Prof Satish Chandra: Historian and academic ambassador

A giant among historians, he made long-lasting contributions to the understanding of medieval India and to academic reforms. University and college teachers have a lot to thank him for

By Rakesh Batabyal

In 2014 when the History Congress was held in JNU, Prof Satish Chandra came to the session straight from the hospital where he was on dialysis. Indian History Congress will no longer be the same in his absence. At a time when Indian academia is getting filled with mean, mediocre and chauvinistic elements, passing away of Satish Chandra is all the more tragic because we seem to have stopped making people like him.

Indian academic world has lost someone who combined in himself the three most creative traditions in modern day historical scholarship in India, i.e., the Allahabad school, the Aligarh school and Jaipur-JNU school, so to say.

He did his undergraduation, post-graduation and wrote his doctoral thesis under the guidance of the doyen of the Allahabad school, Prof RP Tripathy in the 1940s. His thesis, Parties and Poltics in 18th century India, remains our best entry point to the larger poltical world of the 18th century India and more so of Mughal India. Allahabad school famed for its strong nationalistic fervour underscored the point that despite hard feelings and anatagonism in various parts of medieval India, Indian society and polity had undergone progressive integration even under the Mughal rulers and the British. It believed that the tradition of democracy, liberalism and ratioinalism fostered by the British were not contrary to India’s own traditions.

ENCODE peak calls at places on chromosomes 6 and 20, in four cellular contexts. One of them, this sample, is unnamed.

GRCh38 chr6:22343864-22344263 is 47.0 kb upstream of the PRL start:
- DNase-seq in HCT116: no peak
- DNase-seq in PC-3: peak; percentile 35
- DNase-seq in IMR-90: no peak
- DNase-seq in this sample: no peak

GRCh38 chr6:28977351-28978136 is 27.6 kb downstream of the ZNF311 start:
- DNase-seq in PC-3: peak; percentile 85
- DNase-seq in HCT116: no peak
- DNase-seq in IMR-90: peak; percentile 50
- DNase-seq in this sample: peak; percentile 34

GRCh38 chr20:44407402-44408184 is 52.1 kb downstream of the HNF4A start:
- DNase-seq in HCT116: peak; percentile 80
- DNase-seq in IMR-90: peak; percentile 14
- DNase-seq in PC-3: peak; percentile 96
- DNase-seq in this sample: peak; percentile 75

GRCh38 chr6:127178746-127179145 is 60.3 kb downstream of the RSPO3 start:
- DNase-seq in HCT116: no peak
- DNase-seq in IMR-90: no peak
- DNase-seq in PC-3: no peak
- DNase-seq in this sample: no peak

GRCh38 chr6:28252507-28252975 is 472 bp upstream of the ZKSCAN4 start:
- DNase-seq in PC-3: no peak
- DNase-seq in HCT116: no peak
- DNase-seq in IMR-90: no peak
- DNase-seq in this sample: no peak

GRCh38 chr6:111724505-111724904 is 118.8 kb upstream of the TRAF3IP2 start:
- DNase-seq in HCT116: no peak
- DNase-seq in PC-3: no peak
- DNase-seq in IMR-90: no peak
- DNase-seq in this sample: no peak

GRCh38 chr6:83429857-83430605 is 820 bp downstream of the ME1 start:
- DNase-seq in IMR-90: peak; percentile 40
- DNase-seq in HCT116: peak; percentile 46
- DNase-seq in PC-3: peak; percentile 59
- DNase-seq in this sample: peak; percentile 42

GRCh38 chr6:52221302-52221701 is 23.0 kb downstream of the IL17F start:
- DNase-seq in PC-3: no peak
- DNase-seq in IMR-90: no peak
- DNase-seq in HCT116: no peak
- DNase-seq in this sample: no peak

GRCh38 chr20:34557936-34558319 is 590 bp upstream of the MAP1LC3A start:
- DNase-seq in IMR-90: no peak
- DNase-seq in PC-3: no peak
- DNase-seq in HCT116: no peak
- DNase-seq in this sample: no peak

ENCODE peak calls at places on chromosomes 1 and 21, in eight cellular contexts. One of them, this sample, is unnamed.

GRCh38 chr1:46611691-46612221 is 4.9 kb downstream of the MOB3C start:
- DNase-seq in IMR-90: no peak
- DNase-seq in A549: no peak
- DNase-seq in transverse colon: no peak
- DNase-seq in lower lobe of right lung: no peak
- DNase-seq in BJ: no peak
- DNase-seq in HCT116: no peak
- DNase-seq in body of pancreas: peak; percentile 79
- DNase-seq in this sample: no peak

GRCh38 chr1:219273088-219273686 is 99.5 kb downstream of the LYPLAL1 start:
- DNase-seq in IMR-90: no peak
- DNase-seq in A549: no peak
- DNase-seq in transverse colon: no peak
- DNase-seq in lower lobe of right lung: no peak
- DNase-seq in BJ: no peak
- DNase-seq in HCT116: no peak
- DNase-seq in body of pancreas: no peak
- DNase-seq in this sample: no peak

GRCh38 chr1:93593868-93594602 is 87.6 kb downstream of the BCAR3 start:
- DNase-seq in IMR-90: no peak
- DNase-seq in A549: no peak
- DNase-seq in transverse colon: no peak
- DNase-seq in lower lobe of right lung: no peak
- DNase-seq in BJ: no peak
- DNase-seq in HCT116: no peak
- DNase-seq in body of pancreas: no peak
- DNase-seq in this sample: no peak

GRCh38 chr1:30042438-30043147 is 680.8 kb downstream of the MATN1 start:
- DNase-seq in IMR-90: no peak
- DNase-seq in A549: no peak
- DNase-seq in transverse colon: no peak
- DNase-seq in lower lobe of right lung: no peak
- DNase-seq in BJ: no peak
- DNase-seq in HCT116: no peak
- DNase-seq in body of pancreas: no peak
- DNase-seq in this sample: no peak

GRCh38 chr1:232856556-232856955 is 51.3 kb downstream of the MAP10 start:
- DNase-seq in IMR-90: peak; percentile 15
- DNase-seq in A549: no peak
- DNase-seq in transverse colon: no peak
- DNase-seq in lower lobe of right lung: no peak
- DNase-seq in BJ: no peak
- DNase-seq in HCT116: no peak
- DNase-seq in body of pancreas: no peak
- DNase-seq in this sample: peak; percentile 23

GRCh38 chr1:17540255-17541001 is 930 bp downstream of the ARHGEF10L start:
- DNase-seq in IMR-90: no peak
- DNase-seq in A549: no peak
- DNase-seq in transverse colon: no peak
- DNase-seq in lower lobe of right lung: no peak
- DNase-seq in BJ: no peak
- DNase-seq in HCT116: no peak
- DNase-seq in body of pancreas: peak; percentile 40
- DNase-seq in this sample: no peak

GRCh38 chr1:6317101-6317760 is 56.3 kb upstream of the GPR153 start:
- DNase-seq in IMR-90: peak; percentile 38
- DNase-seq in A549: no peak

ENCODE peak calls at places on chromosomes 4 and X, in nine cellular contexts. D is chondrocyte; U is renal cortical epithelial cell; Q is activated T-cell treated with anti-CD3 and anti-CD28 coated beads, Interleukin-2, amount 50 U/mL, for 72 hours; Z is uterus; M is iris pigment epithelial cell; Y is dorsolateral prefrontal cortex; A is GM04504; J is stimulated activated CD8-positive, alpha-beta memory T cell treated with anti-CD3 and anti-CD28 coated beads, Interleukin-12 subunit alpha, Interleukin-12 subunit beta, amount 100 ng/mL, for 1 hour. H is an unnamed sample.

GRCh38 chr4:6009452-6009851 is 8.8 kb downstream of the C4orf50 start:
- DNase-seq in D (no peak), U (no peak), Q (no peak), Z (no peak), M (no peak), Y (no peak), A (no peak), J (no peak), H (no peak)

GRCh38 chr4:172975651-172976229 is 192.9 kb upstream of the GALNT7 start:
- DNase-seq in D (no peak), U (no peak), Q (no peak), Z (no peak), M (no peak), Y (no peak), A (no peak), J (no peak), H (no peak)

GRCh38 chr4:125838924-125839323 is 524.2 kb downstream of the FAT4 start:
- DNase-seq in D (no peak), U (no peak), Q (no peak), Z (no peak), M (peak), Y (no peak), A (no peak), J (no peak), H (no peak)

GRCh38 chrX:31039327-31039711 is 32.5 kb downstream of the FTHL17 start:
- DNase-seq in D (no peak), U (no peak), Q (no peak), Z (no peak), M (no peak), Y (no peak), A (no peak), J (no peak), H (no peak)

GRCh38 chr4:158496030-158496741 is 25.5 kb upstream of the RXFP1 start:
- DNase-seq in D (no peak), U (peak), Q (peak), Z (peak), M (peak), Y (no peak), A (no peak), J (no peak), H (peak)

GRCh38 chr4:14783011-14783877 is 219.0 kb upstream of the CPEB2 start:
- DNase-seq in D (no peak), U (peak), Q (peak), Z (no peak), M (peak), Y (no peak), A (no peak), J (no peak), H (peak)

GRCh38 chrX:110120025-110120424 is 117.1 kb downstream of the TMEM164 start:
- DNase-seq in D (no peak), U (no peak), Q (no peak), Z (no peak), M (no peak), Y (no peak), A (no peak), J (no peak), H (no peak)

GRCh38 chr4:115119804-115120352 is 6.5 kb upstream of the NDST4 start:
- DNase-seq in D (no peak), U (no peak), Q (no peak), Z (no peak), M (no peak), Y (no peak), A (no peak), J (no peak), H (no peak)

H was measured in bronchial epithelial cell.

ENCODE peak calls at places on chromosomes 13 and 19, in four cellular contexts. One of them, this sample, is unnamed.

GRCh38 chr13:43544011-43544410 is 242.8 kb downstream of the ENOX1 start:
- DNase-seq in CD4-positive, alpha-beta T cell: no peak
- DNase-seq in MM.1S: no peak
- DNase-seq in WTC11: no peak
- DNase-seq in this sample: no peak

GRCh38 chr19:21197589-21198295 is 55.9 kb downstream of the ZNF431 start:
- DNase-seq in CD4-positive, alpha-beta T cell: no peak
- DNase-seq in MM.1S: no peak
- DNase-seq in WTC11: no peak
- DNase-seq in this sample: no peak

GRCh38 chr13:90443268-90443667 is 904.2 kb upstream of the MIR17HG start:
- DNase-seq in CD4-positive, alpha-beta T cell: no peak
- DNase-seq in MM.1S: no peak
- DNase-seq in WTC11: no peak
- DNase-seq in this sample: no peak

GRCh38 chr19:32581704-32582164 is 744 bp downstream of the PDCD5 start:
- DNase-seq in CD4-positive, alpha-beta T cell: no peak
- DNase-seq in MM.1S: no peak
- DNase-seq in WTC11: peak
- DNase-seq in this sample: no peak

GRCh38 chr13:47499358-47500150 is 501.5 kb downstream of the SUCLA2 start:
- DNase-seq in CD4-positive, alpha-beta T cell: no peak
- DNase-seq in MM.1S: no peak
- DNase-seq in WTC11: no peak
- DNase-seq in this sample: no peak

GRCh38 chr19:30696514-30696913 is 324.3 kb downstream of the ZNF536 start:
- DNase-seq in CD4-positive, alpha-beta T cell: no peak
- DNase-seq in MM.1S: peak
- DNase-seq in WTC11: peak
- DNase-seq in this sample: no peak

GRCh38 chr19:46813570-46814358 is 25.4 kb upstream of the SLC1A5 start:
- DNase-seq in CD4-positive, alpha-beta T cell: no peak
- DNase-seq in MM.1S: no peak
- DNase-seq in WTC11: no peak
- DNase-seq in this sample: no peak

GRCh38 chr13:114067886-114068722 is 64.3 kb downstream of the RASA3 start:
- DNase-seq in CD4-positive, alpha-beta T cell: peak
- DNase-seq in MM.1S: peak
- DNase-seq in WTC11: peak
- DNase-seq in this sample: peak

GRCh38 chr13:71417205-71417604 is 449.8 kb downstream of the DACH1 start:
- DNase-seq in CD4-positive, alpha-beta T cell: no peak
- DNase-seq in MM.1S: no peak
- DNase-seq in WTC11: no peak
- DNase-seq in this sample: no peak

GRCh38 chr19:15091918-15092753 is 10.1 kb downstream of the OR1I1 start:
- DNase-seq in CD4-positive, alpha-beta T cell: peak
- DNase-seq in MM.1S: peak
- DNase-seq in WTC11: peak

Prof Chadra joined Aligarh in 1953 as a Reader when Aligarh was in the throes of becoming the centre for Marxist historiography under the leadership of Mohammad Habib and Nurul Hasan. Satish Chandra’s work here suggested his growing understanding of the commercial and the financial activities of the British and other companies.

What was also shaping his ideas and work was the examination of the larger social structure and processes that underlay many of the historical problems themselves, i.e., fall of the Mughal empire, the changing religious and regional policies of the Mughals, and the structural reasons of the rise of regional polities like the Marathas and that of the Jats of Bharatpur.

In fact, Satish Chandra’s work remains the most creative and inspiring on most of the three themes. His critique of Jadunath Sarkar’s over emphasis on the religious nature of Aurangazeb’s policies being the reason for the downfall of Mughal empire is of a fundamental nature. He argued that it was the crisis in the Jagirdari system where the seeds of the downfall could be seen. Aurangazeb’s reversal of the religious attitude and policies can be seen more as a result of the crisis than the reason for the crisis. The contemporary politics in India when the religious issues are pitched in to cover up economic failure is a good example of such an explanation. Saish Chandra’s paper on how and why Arungazeb introduced Jaziyah almost 22 years after his accession has remained one of the most instructive lessons of that period